Possibly the first instance of the Angles in recorded history is in Tacitus' Germania, chapter 40, in which the Anglii are mentioned in passing in a list of Germanic tribes. Publius (or Gaius) Cornelius Tacitus (ca 56 &ndash ca 117 was a senator and a Historian of the Roman Empire. The Germania ( Latin title De Origine et situ Germanorum, English for the Origin and Situation of the Germans) written by Gaius He gives no precise indication of their geographical position but states that, together with six other tribes, they worshipped a goddess named Nerthus, whose sanctuary was situated on "an island in the Ocean. Nerthus is a Goddess in Germanic paganism associated with fertility. " The other tribes are the Reudigni, Aviones, Varini, Eudoses, Suarini and Nuitones, which are together described as being behind ramparts of rivers and woods; that is, inaccessible to attack. The Reudigni were one of the Nerthus -worshipping Germanic tribes mentioned by Tacitus in Germania. The Aviones or Auiones (* Awioniz meaning "island people" were one of the Nerthus -worshipping Germanic tribes mentioned by Tacitus The Jutes, Iuti, or Iutae were a Germanic people who according to Bede were one of the three most powerful Germanic peoples of the time The Suarines (or Suardones) were one of the Nerthus -worshipping Germanic tribes mentioned by Tacitus in Germania. The Nuithones were one of the Nerthus -worshipping Germanic tribes mentioned by Tacitus in Germania. As the Eudoses are the Jutes, these names probably refer to localities in Jutland or the Baltic coast; i. The Jutes, Iuti, or Iutae were a Germanic people who according to Bede were one of the three most powerful Germanic peoples of the time e. , they are all Cimbri or Teutones. The coast contains sufficient estuaries, inlets, rivers, islands, swamps and marshes to have been then inaccessible to those not familiar with the terrain, such as the Romans, who labelled it unknown and inaccessible country.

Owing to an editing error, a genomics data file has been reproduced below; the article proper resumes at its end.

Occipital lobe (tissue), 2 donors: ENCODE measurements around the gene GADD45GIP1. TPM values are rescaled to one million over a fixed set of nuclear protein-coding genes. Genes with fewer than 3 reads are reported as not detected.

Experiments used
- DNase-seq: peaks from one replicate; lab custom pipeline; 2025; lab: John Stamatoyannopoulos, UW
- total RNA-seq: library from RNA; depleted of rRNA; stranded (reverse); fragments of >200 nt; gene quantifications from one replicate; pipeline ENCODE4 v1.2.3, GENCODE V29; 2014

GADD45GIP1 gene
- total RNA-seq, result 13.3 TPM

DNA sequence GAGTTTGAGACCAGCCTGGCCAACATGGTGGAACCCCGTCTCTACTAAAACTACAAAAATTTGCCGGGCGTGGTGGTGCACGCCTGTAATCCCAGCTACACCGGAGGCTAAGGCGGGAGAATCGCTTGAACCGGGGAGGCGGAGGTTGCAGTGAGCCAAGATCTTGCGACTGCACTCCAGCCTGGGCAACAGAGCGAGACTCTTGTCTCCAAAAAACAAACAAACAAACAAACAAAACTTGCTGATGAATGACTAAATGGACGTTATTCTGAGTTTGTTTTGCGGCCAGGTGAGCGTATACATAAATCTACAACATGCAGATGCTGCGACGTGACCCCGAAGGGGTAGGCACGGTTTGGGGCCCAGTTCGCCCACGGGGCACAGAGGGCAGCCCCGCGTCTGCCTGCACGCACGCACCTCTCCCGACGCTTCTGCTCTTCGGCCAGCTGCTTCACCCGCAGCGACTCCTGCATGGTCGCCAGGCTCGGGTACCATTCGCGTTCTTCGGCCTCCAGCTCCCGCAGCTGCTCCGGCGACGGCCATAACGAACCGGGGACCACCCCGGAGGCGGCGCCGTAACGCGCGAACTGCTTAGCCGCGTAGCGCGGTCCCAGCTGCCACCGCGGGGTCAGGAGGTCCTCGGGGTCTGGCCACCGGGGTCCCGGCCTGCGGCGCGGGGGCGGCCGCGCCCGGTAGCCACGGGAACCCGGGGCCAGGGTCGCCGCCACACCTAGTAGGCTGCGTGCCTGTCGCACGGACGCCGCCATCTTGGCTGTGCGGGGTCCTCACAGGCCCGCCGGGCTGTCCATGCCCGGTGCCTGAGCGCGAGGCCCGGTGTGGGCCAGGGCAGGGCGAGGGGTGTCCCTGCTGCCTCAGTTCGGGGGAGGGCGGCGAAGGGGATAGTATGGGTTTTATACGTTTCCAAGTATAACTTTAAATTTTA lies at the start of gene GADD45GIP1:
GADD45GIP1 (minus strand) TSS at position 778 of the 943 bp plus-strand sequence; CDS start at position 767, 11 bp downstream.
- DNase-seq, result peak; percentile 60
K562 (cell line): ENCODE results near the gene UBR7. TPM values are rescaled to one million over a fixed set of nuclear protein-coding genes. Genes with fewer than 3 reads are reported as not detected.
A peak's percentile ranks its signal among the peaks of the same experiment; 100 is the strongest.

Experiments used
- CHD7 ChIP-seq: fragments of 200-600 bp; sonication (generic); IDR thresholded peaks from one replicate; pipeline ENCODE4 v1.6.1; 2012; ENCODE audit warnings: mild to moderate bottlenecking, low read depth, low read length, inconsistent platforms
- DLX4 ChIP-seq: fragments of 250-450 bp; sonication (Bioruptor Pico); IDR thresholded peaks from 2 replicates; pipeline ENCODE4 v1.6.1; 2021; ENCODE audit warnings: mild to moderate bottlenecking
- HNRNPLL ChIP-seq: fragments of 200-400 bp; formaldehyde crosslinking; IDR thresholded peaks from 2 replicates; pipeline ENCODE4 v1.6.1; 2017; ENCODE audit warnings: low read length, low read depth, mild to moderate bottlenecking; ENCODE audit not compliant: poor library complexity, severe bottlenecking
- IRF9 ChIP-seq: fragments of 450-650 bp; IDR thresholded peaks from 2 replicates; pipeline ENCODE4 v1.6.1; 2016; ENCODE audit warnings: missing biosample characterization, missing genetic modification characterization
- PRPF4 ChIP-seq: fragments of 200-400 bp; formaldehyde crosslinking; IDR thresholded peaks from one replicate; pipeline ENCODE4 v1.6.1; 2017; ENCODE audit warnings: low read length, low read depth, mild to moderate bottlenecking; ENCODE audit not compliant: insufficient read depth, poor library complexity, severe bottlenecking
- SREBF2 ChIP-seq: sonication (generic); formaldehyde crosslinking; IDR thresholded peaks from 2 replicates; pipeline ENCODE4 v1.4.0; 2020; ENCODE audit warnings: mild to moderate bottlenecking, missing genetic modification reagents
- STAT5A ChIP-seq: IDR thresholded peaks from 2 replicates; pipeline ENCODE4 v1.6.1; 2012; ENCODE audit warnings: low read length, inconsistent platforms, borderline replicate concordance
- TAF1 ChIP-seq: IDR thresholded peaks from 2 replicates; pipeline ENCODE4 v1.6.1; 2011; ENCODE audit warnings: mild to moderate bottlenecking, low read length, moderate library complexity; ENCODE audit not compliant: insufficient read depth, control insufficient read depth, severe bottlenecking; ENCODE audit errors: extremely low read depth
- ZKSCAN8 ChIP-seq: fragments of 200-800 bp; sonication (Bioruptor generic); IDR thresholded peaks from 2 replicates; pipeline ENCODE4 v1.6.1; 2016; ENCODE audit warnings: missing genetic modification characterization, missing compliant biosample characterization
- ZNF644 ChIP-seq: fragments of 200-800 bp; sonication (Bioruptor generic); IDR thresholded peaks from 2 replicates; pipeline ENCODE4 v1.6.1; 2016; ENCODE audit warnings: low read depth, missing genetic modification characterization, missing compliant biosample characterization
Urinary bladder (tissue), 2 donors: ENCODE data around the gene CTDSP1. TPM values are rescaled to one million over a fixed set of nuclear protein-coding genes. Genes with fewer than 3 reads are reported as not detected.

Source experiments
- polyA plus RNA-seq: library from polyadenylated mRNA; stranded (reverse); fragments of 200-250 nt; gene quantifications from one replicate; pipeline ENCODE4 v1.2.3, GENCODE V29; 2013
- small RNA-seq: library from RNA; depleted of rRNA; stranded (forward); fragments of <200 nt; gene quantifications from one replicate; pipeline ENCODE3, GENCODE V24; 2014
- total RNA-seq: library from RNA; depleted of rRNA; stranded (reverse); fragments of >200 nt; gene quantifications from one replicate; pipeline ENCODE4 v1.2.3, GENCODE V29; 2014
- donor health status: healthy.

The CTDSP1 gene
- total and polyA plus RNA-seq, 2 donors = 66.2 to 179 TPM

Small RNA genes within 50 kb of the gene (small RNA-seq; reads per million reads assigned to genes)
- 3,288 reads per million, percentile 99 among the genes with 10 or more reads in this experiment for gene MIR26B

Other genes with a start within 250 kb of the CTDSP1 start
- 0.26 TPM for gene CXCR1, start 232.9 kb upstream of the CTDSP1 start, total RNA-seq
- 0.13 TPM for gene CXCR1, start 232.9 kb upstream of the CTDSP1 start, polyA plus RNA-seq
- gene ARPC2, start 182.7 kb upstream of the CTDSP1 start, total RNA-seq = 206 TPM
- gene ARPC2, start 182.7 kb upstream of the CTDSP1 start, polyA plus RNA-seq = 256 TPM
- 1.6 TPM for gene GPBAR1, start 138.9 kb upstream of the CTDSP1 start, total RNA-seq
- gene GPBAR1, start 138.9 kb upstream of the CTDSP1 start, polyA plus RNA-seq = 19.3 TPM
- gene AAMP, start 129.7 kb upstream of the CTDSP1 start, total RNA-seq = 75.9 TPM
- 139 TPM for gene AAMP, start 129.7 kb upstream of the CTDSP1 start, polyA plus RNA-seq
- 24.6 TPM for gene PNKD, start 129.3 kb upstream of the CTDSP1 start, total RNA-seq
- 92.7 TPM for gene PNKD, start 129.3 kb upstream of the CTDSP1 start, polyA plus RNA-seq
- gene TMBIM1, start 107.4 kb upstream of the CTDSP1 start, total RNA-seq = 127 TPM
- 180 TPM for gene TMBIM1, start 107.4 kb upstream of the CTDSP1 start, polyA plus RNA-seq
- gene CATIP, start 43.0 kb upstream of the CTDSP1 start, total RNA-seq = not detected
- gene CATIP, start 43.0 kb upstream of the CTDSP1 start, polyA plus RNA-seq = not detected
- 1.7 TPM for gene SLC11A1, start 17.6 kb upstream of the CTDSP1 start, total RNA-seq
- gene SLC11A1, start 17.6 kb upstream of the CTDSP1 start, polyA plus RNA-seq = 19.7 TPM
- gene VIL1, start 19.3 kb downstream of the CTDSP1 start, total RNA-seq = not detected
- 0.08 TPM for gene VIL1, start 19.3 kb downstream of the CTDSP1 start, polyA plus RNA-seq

The majority of scholars believe that the Anglii had lived from the beginning on the coasts of the Baltic Sea, probably in the southern part of the Jutish peninsula. The Baltic Sea is a Brackish inland sea located in Northern Europe, from 53°N to 66°N Latitude and from 20°E to 26°E Longitude. The evidence for this view is derived partly from English and Danish traditions dealing with persons and events of the 4th century, and partly from the fact that striking affinities to the cult of Nerthus as described by Tacitus are to be found in Scandinavian, especially Swedish and Danish, religion. Nerthus is a Goddess in Germanic paganism associated with fertility.